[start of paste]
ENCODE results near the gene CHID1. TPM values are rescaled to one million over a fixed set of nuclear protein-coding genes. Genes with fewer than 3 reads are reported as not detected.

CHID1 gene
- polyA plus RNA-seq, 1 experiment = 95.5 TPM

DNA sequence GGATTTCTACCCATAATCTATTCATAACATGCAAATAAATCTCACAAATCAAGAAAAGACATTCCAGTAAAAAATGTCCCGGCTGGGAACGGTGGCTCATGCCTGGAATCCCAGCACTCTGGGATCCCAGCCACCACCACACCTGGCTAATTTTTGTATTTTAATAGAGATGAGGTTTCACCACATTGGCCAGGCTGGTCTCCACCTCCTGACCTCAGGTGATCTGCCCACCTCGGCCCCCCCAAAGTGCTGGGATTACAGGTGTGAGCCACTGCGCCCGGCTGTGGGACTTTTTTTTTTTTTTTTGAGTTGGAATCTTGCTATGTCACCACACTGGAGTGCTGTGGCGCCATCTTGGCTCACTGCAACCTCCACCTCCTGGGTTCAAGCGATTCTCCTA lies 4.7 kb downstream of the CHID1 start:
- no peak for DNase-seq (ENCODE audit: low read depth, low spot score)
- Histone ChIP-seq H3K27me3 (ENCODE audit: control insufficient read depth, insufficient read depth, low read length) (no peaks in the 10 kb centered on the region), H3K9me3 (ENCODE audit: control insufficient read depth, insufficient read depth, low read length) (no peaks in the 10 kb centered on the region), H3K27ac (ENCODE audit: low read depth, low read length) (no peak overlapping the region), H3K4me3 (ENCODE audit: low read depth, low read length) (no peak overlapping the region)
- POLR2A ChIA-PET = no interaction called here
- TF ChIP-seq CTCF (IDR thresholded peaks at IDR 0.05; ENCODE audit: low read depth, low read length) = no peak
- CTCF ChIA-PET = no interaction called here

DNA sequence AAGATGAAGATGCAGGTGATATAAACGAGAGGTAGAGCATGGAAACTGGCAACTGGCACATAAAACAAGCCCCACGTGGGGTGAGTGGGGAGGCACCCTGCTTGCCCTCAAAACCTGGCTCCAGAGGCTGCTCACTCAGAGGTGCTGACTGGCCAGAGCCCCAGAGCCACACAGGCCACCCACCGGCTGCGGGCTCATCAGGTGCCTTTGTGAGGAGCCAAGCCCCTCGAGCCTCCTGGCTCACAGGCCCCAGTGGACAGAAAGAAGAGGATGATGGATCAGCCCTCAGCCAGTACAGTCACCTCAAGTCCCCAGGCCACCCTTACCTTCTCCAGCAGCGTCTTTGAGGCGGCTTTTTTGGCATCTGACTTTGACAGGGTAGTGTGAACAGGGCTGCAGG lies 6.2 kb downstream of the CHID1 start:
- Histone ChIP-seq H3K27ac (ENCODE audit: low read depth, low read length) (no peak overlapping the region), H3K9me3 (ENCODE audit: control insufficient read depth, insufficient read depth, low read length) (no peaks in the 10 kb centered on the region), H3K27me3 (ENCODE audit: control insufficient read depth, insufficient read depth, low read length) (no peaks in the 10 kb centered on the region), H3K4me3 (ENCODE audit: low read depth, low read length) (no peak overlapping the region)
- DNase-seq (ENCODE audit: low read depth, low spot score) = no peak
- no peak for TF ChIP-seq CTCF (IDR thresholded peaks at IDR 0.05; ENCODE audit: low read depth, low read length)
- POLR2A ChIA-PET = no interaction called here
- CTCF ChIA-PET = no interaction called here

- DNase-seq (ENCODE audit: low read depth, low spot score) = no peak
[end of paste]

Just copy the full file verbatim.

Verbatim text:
ENCODE results near the gene CHID1. TPM values are rescaled to one million over a fixed set of nuclear protein-coding genes. Genes with fewer than 3 reads are reported as not detected.

CHID1 gene
- polyA plus RNA-seq, 1 experiment = 95.5 TPM

DNA sequence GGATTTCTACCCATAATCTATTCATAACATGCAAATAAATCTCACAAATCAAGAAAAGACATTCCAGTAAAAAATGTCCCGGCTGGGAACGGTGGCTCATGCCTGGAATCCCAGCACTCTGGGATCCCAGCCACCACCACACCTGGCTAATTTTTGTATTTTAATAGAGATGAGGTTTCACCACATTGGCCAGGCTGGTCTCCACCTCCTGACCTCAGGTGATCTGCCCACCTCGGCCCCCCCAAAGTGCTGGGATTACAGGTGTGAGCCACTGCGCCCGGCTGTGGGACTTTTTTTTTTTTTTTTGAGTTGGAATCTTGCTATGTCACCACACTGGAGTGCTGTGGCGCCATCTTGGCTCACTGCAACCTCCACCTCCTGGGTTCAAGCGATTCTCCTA lies 4.7 kb downstream of the CHID1 start:
- no peak for DNase-seq (ENCODE audit: low read depth, low spot score)
- Histone ChIP-seq H3K27me3 (ENCODE audit: control insufficient read depth, insufficient read depth, low read length) (no peaks in the 10 kb centered on the region), H3K9me3 (ENCODE audit: control insufficient read depth, insufficient read depth, low read length) (no peaks in the 10 kb centered on the region), H3K27ac (ENCODE audit: low read depth, low read length) (no peak overlapping the region), H3K4me3 (ENCODE audit: low read depth, low read length) (no peak overlapping the region)
- POLR2A ChIA-PET = no interaction called here
- TF ChIP-seq CTCF (IDR thresholded peaks at IDR 0.05; ENCODE audit: low read depth, low read length) = no peak
- CTCF ChIA-PET = no interaction called here

DNA sequence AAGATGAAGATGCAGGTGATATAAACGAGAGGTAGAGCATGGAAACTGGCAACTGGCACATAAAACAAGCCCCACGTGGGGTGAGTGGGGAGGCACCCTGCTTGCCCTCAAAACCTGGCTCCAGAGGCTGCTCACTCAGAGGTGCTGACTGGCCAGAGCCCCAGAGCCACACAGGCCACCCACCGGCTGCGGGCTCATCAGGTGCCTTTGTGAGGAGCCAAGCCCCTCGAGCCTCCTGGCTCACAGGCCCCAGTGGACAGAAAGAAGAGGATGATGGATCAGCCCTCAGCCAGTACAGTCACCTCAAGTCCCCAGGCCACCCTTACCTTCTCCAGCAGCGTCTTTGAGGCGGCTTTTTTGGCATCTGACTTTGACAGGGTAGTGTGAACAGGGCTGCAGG lies 6.2 kb downstream of the CHID1 start:
- Histone ChIP-seq H3K27ac (ENCODE audit: low read depth, low read length) (no peak overlapping the region), H3K9me3 (ENCODE audit: control insufficient read depth, insufficient read depth, low read length) (no peaks in the 10 kb centered on the region), H3K27me3 (ENCODE audit: control insufficient read depth, insufficient read depth, low read length) (no peaks in the 10 kb centered on the region), H3K4me3 (ENCODE audit: low read depth, low read length) (no peak overlapping the region)
- DNase-seq (ENCODE audit: low read depth, low spot score) = no peak
- no peak for TF ChIP-seq CTCF (IDR thresholded peaks at IDR 0.05; ENCODE audit: low read depth, low read length)
- POLR2A ChIA-PET = no interaction called here
- CTCF ChIA-PET = no interaction called here

- DNase-seq (ENCODE audit: low read depth, low spot score) = no peak